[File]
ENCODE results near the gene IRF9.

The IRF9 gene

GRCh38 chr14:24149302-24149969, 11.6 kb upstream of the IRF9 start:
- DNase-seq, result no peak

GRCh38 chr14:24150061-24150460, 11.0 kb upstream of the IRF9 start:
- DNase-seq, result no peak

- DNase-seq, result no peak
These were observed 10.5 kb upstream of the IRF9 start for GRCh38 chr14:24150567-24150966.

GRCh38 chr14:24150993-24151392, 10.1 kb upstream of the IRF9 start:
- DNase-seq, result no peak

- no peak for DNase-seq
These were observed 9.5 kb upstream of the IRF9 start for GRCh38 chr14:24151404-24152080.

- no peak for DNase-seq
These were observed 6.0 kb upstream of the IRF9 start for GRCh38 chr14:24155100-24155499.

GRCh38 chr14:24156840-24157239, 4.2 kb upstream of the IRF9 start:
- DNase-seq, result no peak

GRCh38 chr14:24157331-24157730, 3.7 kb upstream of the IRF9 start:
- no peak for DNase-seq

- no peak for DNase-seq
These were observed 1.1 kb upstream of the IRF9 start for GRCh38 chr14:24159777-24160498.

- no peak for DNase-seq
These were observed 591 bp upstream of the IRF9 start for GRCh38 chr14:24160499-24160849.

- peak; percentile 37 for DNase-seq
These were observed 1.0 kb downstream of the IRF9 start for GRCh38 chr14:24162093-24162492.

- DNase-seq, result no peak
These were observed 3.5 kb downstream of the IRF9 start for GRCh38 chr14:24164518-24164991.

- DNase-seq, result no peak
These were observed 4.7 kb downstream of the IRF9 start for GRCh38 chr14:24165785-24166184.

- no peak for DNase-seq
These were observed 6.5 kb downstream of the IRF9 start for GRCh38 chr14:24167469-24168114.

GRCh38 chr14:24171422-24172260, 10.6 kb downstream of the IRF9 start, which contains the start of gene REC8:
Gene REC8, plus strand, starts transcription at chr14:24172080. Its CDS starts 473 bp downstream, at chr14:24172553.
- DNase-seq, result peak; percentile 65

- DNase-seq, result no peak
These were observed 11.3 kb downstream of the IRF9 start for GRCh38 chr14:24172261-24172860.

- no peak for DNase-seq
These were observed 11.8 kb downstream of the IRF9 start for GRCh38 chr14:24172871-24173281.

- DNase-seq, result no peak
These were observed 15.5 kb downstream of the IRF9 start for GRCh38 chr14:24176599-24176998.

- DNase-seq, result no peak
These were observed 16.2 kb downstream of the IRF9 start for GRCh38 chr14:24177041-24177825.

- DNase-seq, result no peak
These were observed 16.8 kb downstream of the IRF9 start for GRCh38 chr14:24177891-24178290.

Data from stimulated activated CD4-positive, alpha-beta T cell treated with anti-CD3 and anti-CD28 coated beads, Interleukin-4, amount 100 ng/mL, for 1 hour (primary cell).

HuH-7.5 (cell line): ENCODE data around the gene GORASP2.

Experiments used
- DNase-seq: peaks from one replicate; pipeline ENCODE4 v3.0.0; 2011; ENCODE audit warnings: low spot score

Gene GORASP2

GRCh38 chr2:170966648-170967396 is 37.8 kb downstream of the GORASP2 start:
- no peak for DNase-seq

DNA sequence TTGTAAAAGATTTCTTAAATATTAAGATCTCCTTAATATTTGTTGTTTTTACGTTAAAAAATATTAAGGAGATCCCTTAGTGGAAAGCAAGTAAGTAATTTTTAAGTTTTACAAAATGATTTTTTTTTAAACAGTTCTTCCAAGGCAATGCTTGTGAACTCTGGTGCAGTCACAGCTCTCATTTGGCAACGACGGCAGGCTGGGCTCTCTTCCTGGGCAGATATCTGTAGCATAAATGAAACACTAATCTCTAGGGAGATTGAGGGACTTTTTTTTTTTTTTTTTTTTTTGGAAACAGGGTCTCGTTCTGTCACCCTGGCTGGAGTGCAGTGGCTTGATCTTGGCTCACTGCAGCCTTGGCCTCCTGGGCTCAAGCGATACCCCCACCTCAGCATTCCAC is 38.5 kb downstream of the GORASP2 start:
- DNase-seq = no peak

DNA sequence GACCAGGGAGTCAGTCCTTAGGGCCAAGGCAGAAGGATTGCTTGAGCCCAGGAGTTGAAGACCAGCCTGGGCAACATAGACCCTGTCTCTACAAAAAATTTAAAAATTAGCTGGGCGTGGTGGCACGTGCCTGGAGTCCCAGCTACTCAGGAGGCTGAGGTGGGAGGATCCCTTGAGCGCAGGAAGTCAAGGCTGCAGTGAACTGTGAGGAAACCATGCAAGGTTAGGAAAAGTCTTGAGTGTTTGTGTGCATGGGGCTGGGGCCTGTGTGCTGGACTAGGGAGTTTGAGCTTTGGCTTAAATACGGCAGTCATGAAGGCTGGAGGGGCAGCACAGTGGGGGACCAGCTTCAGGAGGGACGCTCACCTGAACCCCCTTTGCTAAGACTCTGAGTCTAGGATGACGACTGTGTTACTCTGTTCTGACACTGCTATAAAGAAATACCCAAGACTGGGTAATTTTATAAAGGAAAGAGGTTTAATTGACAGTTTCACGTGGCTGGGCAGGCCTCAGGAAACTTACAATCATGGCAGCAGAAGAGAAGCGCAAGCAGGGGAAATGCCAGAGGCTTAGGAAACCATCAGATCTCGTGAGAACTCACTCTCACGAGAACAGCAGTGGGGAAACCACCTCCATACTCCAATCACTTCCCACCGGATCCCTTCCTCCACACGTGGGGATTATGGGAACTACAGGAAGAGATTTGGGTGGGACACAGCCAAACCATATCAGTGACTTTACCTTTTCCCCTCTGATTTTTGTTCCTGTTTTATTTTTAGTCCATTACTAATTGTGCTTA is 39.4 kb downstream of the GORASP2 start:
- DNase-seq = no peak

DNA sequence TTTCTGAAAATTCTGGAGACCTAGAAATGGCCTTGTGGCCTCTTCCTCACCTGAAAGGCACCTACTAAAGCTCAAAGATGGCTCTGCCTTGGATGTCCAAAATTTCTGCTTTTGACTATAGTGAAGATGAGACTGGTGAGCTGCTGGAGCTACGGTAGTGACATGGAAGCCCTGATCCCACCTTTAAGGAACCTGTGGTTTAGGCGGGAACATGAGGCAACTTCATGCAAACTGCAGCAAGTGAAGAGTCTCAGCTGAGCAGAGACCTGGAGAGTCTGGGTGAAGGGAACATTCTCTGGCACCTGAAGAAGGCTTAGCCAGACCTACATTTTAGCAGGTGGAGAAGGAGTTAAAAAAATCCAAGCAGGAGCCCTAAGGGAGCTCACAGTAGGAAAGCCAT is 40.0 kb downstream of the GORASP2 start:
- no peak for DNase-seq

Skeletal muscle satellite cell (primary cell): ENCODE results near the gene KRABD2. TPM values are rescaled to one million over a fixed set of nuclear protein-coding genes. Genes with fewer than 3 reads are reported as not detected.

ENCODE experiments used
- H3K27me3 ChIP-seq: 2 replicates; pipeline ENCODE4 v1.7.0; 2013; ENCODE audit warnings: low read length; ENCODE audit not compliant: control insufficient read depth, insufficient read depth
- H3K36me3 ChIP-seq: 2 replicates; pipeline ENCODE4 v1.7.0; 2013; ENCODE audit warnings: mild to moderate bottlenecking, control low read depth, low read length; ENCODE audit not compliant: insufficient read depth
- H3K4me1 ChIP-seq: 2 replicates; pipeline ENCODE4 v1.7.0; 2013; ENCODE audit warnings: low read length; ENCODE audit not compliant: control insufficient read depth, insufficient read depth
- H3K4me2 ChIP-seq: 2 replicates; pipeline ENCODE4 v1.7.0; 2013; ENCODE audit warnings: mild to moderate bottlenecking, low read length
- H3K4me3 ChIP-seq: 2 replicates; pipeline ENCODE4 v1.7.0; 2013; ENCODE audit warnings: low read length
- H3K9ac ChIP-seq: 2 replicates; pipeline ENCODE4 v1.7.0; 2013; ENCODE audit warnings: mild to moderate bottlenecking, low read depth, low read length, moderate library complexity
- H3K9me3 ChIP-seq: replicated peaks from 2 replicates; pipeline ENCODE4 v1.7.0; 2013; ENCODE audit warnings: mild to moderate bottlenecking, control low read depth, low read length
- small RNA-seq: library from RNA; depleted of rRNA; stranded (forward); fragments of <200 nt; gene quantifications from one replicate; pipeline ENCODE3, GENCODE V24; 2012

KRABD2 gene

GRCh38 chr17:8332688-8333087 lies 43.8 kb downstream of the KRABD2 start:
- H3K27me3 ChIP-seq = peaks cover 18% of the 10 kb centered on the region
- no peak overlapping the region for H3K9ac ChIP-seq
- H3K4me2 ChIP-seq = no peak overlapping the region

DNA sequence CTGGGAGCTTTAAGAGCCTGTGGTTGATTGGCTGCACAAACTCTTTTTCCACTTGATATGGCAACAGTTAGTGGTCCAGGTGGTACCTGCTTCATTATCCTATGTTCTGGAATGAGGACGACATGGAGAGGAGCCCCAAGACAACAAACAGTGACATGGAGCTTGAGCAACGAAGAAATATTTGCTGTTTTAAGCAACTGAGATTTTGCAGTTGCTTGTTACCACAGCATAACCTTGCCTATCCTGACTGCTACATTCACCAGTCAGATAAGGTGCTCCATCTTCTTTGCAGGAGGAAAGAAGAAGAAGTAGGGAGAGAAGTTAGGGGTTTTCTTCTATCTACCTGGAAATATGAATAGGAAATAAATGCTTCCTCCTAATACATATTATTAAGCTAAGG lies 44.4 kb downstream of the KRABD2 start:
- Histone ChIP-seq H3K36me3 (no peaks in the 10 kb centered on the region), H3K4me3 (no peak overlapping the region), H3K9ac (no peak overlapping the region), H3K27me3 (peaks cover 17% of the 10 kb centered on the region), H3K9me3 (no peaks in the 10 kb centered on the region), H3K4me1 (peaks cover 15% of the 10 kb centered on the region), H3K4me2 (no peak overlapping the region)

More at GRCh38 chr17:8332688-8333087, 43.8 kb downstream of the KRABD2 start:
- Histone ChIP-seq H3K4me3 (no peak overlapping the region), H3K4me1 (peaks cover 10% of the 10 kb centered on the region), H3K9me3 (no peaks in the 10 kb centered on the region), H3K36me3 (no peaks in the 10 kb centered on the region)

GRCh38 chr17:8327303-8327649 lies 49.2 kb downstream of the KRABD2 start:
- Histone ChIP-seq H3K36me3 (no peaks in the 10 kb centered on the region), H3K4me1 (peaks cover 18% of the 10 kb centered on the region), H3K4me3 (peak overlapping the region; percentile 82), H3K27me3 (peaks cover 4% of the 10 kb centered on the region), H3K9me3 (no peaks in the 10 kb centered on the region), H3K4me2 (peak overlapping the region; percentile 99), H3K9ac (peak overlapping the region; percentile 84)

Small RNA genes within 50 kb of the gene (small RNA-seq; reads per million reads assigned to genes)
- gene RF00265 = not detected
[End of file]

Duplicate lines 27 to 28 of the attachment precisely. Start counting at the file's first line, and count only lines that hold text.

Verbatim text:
- DNase-seq, result no peak
These were observed 4.7 kb downstream of the IRF9 start for GRCh38 chr14:24165785-24166184.